by Egor Buimister

Tate Modern, London, United Kingdom

18 October 2017 — 28 January 2018

 

The 100 years anniversary of the Russian Revolution appeared a great chance to talk about art and artists from the USSR and beyond. Much of this art bears imprint of fear and oppression, but who is actually the most frightening figure in the world of the contemporary post-Soviet culture? Is it the notorious far-right philosopher Alexander Dugin, or maybe almost inhumanly selfless performance artist Pavel Pavlensky (currently under indefinitely prolonged detention in France), or painter Alexey Belyaev-Gintovt, winner of the state “Innovatsiya” prize for contemporary art and glorifier of Stalinist & generally imperialist aesthetics? None: after visiting “Not Everyone Will Be Taken Into the Future” in Tate Modern, it turns out that all these grown-up enfants terribles cannot compete with Ilya Kabakov, the founder of Moscow Conceptualism, the most expensive Russian artist living and bearer of all the possible regalia and etceteras. 

Ilya Kabakov The Man Who Flew Into Space From His Apartment 1985

The form here is frightening, the room seems endless and impression of Kabakov making his mother recall every moment of her (not-so-happy) life in the smallest details is definitely cruel. 

Ever noticed how in most of his photos Kabakov has the face that seems to combine just that everyone grandpa’s friendliness with slyness of a self-aware erudite? His exhibition leaves fairly similar impression in anyone with heritage from both sides of the ex-Iron Curtain. What common nerve has been grasped by this show, overfilled with Soviet imagery and context that by all means supposed to be perceived differently by those who lived under communism and those lucky enough who did not?

This paradox solution can be found in the fact that Kabakov’s exhibition’s pathos is not primarily aimed at critique of the communist dictatorship, but at tragedy of the wise man in search of his childhood. Personal past is the prism through which he treats every other theme in the show. The best example would be “My Mother’s Album”, a huge, almost too clearly metaphoric labyrinth-installation where the individual story frames the epoch. The form here is frightening, the room seems endless and impression of Kabakov making his mother recall every moment of her (not-so-happy) life in the smallest details is definitely cruel. However, preservation of memory and journeys in its labyrinths are rarely pleasant, but always necessary.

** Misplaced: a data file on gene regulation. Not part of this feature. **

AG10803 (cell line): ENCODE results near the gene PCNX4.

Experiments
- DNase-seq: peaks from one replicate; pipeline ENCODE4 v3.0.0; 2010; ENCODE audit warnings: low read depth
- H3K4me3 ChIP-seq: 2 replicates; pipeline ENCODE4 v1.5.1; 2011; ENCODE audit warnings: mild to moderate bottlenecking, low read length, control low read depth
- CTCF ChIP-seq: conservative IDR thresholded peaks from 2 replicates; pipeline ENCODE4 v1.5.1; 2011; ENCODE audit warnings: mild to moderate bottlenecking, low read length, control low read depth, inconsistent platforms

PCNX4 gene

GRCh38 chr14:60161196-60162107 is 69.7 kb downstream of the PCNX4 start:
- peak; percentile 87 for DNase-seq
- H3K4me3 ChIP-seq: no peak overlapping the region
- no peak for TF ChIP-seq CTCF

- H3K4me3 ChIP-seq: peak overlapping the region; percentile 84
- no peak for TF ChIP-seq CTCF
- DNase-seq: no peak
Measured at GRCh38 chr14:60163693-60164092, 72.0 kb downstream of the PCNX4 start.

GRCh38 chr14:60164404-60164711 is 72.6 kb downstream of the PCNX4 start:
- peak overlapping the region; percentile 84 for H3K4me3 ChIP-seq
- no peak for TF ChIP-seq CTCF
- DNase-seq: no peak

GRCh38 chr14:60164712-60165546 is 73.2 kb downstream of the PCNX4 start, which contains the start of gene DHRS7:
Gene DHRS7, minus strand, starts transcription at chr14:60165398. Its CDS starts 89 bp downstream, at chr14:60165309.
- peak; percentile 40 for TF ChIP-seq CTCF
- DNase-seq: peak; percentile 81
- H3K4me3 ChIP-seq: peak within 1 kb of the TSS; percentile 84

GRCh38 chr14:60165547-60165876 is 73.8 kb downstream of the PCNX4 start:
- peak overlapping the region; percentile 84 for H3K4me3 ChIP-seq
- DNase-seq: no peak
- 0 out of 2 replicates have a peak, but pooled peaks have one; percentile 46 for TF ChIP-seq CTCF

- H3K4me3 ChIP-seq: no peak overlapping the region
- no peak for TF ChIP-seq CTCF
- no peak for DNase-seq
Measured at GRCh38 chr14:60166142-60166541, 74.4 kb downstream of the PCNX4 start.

Ilya Kabakov Holiday #1 1987

Another room that’s crucial to interpreting the exhibition contains train installation that gave title to the whole show, and just like the Paradise lies on the edges of spears (quoting Russian poet Aleksandr Nepomnyashchiy), the Future lies on the edge of this carriage which emits devilishly red light, getting ready to crash into a pile of paintings on the tracks. After facing this scene, even the most die-hard progressivist would have to admit that Kabakov’s future is something to be afraid of. But what type of future do we fear? Only death. Death uncovers frailty of artworks, importance of memory and explains passive voice in the exhibition’s title. And “Not everyone will be taken” part is clearly illustrated by installations like “The Man Who Flew Into Space From His Apartment”, “How to Meet an Angel” or the already mentioned “Mother’s Album”: the way out of inevitably linear time that hits us like a high-speed train is either outside of earthly coordinates or in memory. Space and angels’ realms don’t have time per se, and labyrinths of memory posthumously preserve those who were nonetheless taken into the future — Kabakov’s collage paintings exhibited here also work with memory, but show instability of things remembered by eye, these falsely joyful socrealism scenes, unlike to the written fact of his mother’s life full of hardships.

Ilya Kabakov The Collage of Spaces # 6 2010

Although it is challenging to even list all types of artistic media exhibited, exactly this great variety takes us back to the beginning and the declared scariness of Ilya Kabakov. People who know him almost unanimously recall his humanism and incredible conceptual mind, but at once his mysteriousness and habit of never telling the whole truth. Such description relates him with another master of labyrinths, explorer of memory and great conceptual mind: Argentine writer Jorge Luis Borges. Both arise the same fear: how can someone be so smart and masterful that he is basically above human realms and simultaneously talk so seriously about worldly nostalgia, childhood and pain, totalitarianism and (physical and meta-physical) liberation?

In other words, what if Kabakov’s exhibitions consists merely of formal experiments and slyness of genius? A case where I’d love to be wrong.

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September 9, 2018

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